• If I may, seems like you have no faith in 10000 strong US airbase to protect Qatar, or the Navy to protect Bahrain. Would they be just uninterested observer or tip of the spear?

        • Saudi Arabia sent troops into Bahrain to put down the youth reform movement of 2011. The US mildly deplored it.

  3. I cannot imagine they will get away with this. Ayman Mohyeldin ducking shellfire day and night as he covered the 2008-2009 Israeli carnage from within Gaza was in my view one of the greatest pieces of journalism in the history of media. Surely its international audience is too large and its global respect too great. It may be Qatari but in a meaningful sense it belongs to us all. I hope its supporters get organised and make that clear to the despots otherwise the world comes under their yoke.

  4. The Middle East is going backwards in time, and the US supports, arms, and protects the nations doing it. Is this how we take “democracy” over there? Attacking Arab nations where we cannot control their leader, has also added to this situation. Is this how the Western nations want the ME to be?
    A festering wound, and we keep picking at the scab?

  5. This recent intensity of animus toward Qatar doesn’t seem to add up. Similarly, the Saudis southern flank in Yemen would be more than a passing concern to them. But there must be more at play strategically to account for the scope of these two moves.

    • The neoliberalization of Saudi Arabia proposed by the new crown prince doesn’t need Al Jazeera around playing Naomi Klein. I suspect that neoliberalization was meant to be enforced on all the neighbors as well, which would make it a lot easier for Al Jazeera to document it. Note that I mean neoliberalization in the Pinochet sense; a lot of people will have to be killed for the crime of opposing marketization of a traditional society.

      This isn’t a feudal state leaping ahead to parliamentary democracy, this is a feudal state moving into the next stage of centralized despotism plus markets, like Louis XIV.

  6. Any chanve the news network could go to a crowd sourced type of model i.e. PBS or some new model?

  7. No news media is perfect but despite initial expectations and more recent setbacks, Al Jazeera remains one of the very few top news organizations in terms of accuracy, neutrality, timeliness, and scope. It must also be said that during Al Jazeera’s life, other news sources traditionally ranking high in the above traits have been debilitated with that of US media most pronounced. I rank Jazeera globally in the top ten, and probably in the top five. Jazeera’s loss would be a condemnation of the Arab states seeking its end. Killing off the best of the best in favor of state propaganda is a threat to all humans. Again, this in the context of accurate global news reportage that has shrunk in the past twenty years.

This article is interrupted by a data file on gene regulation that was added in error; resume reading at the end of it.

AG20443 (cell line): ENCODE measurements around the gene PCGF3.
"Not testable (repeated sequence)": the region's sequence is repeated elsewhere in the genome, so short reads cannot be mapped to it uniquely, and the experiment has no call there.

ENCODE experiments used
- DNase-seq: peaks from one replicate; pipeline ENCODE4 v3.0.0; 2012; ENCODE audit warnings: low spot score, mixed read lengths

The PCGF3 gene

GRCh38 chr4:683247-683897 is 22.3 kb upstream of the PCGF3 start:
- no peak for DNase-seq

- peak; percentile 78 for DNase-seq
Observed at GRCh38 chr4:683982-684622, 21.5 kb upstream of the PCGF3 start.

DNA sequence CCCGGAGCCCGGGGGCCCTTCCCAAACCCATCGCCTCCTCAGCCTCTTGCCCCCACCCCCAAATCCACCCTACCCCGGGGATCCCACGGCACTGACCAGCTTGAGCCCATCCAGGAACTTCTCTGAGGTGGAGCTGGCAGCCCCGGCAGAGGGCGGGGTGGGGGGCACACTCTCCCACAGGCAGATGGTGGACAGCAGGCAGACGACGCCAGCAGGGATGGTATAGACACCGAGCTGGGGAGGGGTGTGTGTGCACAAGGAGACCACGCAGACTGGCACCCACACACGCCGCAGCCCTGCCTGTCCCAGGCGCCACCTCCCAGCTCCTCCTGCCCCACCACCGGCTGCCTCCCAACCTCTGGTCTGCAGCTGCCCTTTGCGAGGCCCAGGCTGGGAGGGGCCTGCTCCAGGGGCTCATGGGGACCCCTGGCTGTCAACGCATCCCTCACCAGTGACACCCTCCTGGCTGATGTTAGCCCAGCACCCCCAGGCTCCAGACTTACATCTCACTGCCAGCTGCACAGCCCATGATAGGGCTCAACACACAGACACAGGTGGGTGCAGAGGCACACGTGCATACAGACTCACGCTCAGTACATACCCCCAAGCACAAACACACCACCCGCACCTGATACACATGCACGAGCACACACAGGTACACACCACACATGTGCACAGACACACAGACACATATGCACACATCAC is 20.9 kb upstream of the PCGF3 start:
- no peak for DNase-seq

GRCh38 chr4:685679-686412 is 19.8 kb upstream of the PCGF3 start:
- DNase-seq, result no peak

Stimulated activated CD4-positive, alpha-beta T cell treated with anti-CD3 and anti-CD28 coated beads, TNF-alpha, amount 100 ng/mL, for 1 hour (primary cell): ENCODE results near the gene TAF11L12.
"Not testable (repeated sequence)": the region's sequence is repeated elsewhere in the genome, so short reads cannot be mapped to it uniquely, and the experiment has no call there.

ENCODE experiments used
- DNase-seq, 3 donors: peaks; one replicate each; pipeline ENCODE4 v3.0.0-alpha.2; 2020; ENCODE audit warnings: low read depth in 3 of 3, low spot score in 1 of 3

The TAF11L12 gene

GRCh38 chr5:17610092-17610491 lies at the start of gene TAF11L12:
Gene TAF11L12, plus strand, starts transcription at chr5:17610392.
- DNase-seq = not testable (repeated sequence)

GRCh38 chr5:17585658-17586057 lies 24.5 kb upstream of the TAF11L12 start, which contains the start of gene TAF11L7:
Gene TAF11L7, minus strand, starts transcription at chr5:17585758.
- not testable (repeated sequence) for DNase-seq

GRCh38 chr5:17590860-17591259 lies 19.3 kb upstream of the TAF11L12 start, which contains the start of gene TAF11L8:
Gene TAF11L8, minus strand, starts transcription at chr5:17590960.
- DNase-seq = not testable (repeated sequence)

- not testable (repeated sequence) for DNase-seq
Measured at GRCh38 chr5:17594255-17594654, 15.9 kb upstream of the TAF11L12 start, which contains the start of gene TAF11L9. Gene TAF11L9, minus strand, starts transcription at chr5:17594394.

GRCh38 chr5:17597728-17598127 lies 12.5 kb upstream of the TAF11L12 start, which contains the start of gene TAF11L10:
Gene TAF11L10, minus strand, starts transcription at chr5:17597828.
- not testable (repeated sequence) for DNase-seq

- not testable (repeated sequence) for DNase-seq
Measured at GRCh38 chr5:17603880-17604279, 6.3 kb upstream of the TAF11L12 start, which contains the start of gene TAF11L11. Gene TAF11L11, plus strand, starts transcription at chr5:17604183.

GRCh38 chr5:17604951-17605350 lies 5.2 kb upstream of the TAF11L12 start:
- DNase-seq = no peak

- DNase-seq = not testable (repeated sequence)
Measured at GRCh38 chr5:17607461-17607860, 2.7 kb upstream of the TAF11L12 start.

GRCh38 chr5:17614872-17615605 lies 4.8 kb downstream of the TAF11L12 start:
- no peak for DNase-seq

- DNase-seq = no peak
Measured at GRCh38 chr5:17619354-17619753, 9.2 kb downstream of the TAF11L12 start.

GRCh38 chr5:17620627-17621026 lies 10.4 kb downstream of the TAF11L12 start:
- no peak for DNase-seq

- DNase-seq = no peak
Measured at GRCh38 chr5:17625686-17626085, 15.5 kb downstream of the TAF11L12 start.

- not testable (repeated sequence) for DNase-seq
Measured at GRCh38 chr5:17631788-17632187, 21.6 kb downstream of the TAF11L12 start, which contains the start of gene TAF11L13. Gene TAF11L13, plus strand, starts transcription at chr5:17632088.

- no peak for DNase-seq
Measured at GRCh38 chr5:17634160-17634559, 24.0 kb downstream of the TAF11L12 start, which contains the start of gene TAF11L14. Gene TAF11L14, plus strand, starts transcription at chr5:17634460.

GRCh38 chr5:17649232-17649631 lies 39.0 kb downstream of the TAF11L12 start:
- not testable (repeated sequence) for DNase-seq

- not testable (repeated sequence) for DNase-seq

8. The attack on Al Jazeera is terrible by itself, but with the other demands it’s also a giant step towards war. No sovereign state can tolerate being ordered to cut off diplomatic relations with another state (Iran) or close its major news organization. If Qatar accepts these and the other demands, it loses its independence and becomes a puppet of Saudi Arabia.

    • Having reflected more on the Saudi list and their geopolitical positioning, I think this may be what they really want. It’d also be consistent with the otherwise excessive investment they’ve made in Yemen. Salman is young enough and rash enough to perhaps think of the local politics as being as manageable as a simple chessboard.

  9. All freedom-loving people and all rightly guided Muslims should rally behind and support Al Jazerra and the progressive state of Qatar. As a Muslim I sincerely lament the actions of the rulers of our beloved Haramayn towards a small Muslim country

  10. Why does this remind me of Israel? Hmmmm. Could be that in the Good ‘Ol Day’s if a big, strong country coveted another that couldn’t really defend itself, it would just straightforwardly conquer them.

    Now they’ve world opinion and PR considerations. Drat.

    Take a look at the full list of conditions: really nothing more than Qatar forfeiting its sovereignty. Kinda like the sort of sovereignty Israel would allow a Palestinian state.

    Anyone notice what Israel is up to at the moment? Making moves, predictably enough, while people’s attentions are diverted by other things.

  11. So where does the US stand here?
    Rex Tilliotson seemed last week to be standing firm with Qatar, while the sword- dancing- buffoon- in- chief just loved the reception given him by the Saudi royals.